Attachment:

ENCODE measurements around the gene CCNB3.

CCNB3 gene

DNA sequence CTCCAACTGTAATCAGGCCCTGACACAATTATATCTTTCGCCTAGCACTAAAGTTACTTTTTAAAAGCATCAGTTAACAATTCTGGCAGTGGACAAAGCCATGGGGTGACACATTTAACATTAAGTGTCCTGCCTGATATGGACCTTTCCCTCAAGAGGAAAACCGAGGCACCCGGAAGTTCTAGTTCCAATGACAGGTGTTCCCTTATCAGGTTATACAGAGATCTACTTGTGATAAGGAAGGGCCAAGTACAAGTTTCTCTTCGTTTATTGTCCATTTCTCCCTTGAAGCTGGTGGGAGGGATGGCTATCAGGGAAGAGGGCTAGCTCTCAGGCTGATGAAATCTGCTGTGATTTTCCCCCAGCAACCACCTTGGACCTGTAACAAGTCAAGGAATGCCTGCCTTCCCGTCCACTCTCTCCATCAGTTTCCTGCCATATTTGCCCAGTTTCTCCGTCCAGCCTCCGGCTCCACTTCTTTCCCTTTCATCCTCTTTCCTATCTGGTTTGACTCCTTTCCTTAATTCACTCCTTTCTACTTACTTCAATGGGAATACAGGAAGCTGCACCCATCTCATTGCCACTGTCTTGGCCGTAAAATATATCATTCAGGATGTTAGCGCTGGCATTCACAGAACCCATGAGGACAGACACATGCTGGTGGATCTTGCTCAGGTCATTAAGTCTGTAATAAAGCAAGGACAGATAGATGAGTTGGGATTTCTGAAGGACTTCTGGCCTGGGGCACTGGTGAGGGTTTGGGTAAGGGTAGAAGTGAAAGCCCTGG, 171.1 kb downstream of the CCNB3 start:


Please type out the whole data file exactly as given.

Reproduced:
ENCODE measurements around the gene CCNB3.

CCNB3 gene

DNA sequence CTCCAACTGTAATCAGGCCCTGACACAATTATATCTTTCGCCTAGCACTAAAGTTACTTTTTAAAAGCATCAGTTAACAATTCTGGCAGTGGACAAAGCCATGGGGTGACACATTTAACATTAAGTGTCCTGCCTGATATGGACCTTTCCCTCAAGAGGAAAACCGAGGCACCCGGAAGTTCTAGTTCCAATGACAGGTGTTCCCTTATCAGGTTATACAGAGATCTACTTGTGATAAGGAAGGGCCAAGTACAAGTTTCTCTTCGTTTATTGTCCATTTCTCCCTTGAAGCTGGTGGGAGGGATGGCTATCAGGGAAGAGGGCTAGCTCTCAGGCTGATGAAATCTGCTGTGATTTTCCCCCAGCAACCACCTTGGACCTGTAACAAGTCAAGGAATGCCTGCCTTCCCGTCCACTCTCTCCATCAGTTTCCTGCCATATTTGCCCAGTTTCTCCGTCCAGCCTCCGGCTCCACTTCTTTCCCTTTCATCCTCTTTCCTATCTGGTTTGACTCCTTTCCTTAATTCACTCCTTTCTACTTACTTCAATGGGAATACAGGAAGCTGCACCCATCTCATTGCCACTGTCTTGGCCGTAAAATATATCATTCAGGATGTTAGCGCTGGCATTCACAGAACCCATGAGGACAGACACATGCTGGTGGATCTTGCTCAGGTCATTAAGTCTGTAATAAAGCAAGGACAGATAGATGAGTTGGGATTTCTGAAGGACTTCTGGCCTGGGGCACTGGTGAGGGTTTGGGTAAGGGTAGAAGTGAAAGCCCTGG, 171.1 kb downstream of the CCNB3 start: